But some folks who live nearby are upset with the message:

“I was just horrified, horrified,” Deborah Jones said of the first time she saw the sign. “Knowing that a child could ask a parent is Satan really there? Is Satan in his home? What is a parent supposed to say to a child?”

… I would assume that a parent in that position would answer in accordance with his or her beliefs. If you don’t believe in Satan, say so. If you do, explain who he is, what his background is, and how you (and other people of your faith) feel about him. Why someone would spend so much time and energy on a figure like the Devil, and yet be unwilling to discuss those feelings with a curious child? In either case, it’s also a good time to discuss the First Amendment, and the freedom to speak out and to practice whatever faith makes you happy.

Someone else has already beat me to blogging about this. You can read a more Christian take over at Fellowship of the Minds. The comments are particularly interesting.

Religious leaders see monsters — in teens


Does vampire fiction make teens more likely to commit evil crimes? Some seem to think so. Photo by Flickr user drurydrama (Len Radin).

Halloween is coming soon, and people are already seeking spooks.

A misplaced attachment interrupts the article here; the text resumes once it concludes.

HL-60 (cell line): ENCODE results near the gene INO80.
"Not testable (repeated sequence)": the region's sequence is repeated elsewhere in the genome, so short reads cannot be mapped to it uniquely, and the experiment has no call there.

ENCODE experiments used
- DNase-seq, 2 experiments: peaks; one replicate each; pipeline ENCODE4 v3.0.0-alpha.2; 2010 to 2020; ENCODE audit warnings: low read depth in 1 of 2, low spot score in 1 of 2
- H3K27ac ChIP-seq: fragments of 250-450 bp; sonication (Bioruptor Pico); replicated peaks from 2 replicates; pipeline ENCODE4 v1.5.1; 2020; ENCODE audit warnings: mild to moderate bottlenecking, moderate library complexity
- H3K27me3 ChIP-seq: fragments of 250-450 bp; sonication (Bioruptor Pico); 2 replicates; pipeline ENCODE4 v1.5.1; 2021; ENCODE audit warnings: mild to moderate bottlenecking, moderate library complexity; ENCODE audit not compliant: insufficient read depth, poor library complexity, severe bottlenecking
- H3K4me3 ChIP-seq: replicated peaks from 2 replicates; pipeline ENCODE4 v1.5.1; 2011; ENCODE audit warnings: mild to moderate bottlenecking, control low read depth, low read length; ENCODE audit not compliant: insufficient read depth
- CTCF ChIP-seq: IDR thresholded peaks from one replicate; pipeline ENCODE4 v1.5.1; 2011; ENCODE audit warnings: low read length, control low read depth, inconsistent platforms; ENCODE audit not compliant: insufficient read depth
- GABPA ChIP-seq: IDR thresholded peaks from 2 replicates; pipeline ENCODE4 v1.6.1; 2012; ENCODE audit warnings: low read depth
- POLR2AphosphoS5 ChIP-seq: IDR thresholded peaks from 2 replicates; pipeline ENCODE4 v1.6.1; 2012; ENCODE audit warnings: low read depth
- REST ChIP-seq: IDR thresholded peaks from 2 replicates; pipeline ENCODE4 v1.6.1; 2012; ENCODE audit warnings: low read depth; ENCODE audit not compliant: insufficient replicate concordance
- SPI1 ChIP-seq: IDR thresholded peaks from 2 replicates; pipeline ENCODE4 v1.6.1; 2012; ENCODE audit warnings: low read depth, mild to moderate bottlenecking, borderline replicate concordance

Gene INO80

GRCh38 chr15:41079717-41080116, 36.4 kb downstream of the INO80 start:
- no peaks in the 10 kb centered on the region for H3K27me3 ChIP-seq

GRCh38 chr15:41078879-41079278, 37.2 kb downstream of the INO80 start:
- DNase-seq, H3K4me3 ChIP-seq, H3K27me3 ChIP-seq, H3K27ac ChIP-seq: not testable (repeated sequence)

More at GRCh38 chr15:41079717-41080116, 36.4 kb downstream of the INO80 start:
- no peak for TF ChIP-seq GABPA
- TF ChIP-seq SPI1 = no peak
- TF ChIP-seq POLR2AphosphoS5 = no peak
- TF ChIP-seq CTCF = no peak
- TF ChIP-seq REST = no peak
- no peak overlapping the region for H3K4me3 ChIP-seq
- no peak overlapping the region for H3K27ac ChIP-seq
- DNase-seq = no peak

Specifically, adults in religious communities around the world think they’re seeing monsters — in teenagers.

In South Africa, a foster teen’s parents discovered some of her poetry and sketchbooks and are now convinced that the 14-year-old has a secret double life with a Satanic cult. Because that’s the first thing that leaps to mind, right? In one sketch, the girl drew Jesus on the cross and then wrote, “He lied/He cried/He died.” On another page, a poem reads:

Lucifer was here and now he is gone.
Maybe we should try and just carry on.
The devil is cool, he is fly.
The beast is the apple of his eye.
Satan is our king and he wears the crown.
And he ain’t letting us walk with a frown…”

(I had to check and make sure these aren’t song lyrics. As far as I can tell, they aren’t.)

When the girl’s foster mother found the diaries — apparently while the girl was away — her assumption was that the girl is part of a Satanic cult. Her response? She took them to the local newspaper, which then turned the poor girl’s diaries over to a minister for examination. It starts out well enough:

“She feels very rejected and it’s normal for young people to try and find their identity,” [Father Mike Williams] says, paging through the books.

Oh, but then he had to go on…

“Even though one can see she’s already delved deep into this whole thing, this doesn’t mean that she’s possessed.

“We must see if she has given her soul to the devil or took part in a black mass.”

… What??

It is, as Williams points out, totally natural for teens to begin questioning Christianity, if it’s the religion they were raised with. Some come back; some don’t. Since many teens are vulnerable to black-and-white thinking, they sometimes combine that questioning with an exploration of the polar opposite — in this case, Satanism. Sometimes it’s an honest exploration of faith. Sometimes it’s a way to draw concern from parents who might not be paying attention in the way a teen craves.